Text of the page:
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Self Produced Doesn't Always Cut It

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Self ProducedI heard about a new album to be released privately. The talk leading up to it was pretty good and the band isn't new to the genre. I was expecting some great material. Sadly, the album just turned me off. It was almost painful to get through the dozen tracks on their latest release. The album certainly doesn't reflect what this group is capable of.

The instrumental part of the album was clean and precise. Just what I would expect from these four talented musicians. The balance was there too. But, the vocals were mumble, mumble, and mumble some more mumble. I tried and tried to make out the words. I even tried headphones. No way to discern what the lyrics are. Maybe a few words here or there but basically the album was 85% unrecognizable mumbling.

Here is a band that knows bluegrass music yet, this latest effort leaves me wondering why they released an album this poorly mixed. The band certainly knows better -- this was not their first effort.

I understand that costs are involved when a band produces a project such as a new album. I believe, however, if a job is worth doing, it is worth doing right. Here is an album that the instruments are taken care of nicely yet the vocals are almost as if they were done under water. The vocal tracks are muddy, low level and actually detract from this project. I'm used to front (or back) porch picking and singing and this didn't even cover that realm.

Something is definitely wrong with the album. Upon further inspection, I noticed that the band produced this themselves, engineered and mixed it themselves. While this may have saved them a few dollars, it destroyed the project.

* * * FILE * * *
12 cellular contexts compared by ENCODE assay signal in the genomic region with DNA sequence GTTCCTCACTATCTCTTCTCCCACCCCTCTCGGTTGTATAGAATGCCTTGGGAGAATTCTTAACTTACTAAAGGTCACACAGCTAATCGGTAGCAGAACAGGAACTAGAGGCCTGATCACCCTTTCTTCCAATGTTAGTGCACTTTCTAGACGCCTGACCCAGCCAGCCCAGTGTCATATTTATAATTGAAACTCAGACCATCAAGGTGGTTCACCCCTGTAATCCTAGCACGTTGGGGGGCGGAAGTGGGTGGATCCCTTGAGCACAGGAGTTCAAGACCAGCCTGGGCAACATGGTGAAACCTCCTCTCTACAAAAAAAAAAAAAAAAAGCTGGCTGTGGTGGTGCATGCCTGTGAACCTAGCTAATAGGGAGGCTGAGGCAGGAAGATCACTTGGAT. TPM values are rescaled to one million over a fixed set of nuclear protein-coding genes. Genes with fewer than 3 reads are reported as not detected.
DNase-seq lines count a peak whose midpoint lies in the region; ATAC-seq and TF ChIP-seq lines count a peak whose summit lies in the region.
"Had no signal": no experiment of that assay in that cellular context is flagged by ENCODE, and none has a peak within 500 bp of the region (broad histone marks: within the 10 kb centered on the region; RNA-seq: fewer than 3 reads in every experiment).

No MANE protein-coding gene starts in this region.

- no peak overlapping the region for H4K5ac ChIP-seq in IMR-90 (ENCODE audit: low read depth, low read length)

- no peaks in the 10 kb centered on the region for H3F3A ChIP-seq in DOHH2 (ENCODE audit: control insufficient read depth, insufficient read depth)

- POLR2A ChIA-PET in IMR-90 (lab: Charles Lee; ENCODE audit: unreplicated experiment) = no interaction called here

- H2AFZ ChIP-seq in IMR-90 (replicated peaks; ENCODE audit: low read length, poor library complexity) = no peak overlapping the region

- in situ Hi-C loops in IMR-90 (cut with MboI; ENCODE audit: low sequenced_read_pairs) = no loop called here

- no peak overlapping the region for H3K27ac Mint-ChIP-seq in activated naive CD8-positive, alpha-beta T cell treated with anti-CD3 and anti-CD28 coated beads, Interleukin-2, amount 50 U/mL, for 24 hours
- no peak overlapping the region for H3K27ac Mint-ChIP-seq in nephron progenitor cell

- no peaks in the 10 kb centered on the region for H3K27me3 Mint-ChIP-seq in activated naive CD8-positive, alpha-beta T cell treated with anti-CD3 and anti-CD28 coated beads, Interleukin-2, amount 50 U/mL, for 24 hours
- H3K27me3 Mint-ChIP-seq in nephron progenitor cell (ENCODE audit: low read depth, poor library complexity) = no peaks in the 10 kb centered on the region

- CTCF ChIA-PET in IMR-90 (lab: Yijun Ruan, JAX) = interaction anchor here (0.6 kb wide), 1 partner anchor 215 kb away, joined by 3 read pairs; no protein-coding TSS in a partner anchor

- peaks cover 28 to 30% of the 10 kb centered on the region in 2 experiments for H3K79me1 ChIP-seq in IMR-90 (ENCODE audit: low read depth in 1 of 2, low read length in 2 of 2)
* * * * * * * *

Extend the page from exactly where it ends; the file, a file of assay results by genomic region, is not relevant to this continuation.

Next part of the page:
A problem with doing it yourself is a lot like proof-reading your own material. You are too close to the project. You often cannot see the forest for the trees. I believe this is what happened here. The band knows the words, they know the sound and they couldn't hear what happened because they were too familiar with their own material. I think they actually heard what just isn't there.

I also don't think they wore headphones or earphones when doing the vocals. Again, experience has shown that you don't really hear yourself unless you record using headphones. Even when I was a radio announcer back in the '70s, I wore headphones every time the mic was open. The audio on this latest album doesn't reflect that. Intonation, emotion and certainly clarity are all missing from the mix.

I attempted to bring out the vocals using equalization, compression and various audio filtering but, you can't recover data that just isn't there. While I could enhance the mumble and make it more mumble, I could not recover the lyrics.

The album will remain nameless as will the artist but, it is certainly an exercise in what not to do and why. If you are considering a do-it-yourself project, at least get some dis-interested third party to critique your effort before you press the albums. It could save you from some embarrassment. It would most certainly help in saving your professional image.

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